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October 29, 2019 – A new study published on the prestigious journal Nature Climate Change highlights how climate-related damages impact on the stability of the global banking system. Climate change will increase the frequency of banking crises while rescuing insolvent banks will cause an additional fiscal burden and an increase of public debt to GDP by a factor of 2. The paper has been co-authored by an international team of researchers from the CMCC Foundation, RFF-CMCC European Institute on Economics and the Environment (EIEE), Scuola Superiore Sant’Anna, Bocconi University and Politecnico di Milano (Italy).
A new line of research started to study the impacts of climate change on the financial system. Financial crises entail costs both to the economy, because of contractions in demand and production, and to public finances (fiscal costs), due to the rescuing interventions of the governments.
Climate change and climate-related extreme events, such as floods, landslides or storm surges, would increase the infrastructures at risk and adversely affect insurance companies, thus raising premiums. Moreover, increased temperatures affect labour productivity and the profitability of firms. The deterioration of the balance sheets of affected firms and consumers might induce losses in the lender banks. Specifically, the inability to repay obligations – because of insolvency – generates what are usually referred to as non-performing loans (or bad debt) in the balance sheet of banks and other financial institutions, with possible systemic implications such as those experienced on a global scale during the 2008 financial crisis, imposing costs to the governments for rescuing interventions.
This new study, published on the prestigious journal Nature Climate Change, contributes to the debate by analyzing the impacts of climate change on the stability of the global banking system while quantifying banking crises and the public costs of bailing out insolvent banks.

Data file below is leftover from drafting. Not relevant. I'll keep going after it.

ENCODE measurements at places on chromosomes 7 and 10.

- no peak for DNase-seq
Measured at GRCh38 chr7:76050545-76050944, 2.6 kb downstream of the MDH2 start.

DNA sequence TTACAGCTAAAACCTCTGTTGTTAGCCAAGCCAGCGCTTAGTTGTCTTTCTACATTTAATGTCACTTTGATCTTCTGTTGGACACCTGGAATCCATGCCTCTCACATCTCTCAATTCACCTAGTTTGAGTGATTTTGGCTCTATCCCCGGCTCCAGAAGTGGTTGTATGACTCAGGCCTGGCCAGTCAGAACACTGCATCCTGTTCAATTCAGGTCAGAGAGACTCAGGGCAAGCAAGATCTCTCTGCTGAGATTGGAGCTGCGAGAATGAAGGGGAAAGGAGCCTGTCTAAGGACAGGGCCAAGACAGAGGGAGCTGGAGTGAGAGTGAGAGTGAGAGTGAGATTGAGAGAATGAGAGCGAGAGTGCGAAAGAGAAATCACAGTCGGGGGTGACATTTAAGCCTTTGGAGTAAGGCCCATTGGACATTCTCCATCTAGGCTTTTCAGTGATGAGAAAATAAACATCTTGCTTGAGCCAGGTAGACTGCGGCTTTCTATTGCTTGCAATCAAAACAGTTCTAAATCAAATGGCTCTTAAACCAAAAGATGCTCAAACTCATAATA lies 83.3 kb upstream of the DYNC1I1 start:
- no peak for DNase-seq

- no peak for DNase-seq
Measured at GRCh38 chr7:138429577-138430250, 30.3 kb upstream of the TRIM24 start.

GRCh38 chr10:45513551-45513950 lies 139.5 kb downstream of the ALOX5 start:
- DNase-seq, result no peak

The results underline how climate change might affect even an apparently less exposed sector such as finance. More in detail, the climate-induced instability of the financial system might significantly increase, thus amplifying the impacts of climate change on economic growth.
The study is the first to examine this effect: the outcomes of the analysis suggest that climate change will increase the frequency of banking crises (from +26% up to 148%) while rescuing insolvent banks will cause an additional fiscal burden of approximately 5% to 15% of GDP per year and an increase of public debt to GDP by a factor of 2 in the year 2100.
According to the study’s lead-author, Francesco Lamperti, assistant professor at Scuola Superiore Sant’Anna in Pisa and junior scientist at the RFF-CMCC European Institute on Economics and the Environment, “the idea behind our research was to understand how the impacts of climate change will affect the global banking system. Actually, the impacts concern firms because climate change affects and reduces the productivity of labour and the stock and quality of capital. However, cascades of firms’ bankruptcies induced by climate damages might affect the financial system. In particular, we sought to understand how the global banking system could be challenged by firms’ insolvency, quantifying banking crises and the public costs of bailing out insolvent banks. On the one hand, we wanted to investigate the stability of the financial system, on the other, we wanted to assess the contribution of climate-induced financial distress to such a shrinkage of economic performances due to the deterioration of the banks’ balance sheets induced by climate change. We know in fact that crises in the banking system exacerbate the downturns in the real sector through credit crunches, that is, periods of substantially reduced credit inflow blocking the investments of firms. This in turn may further reduce the economic growth”.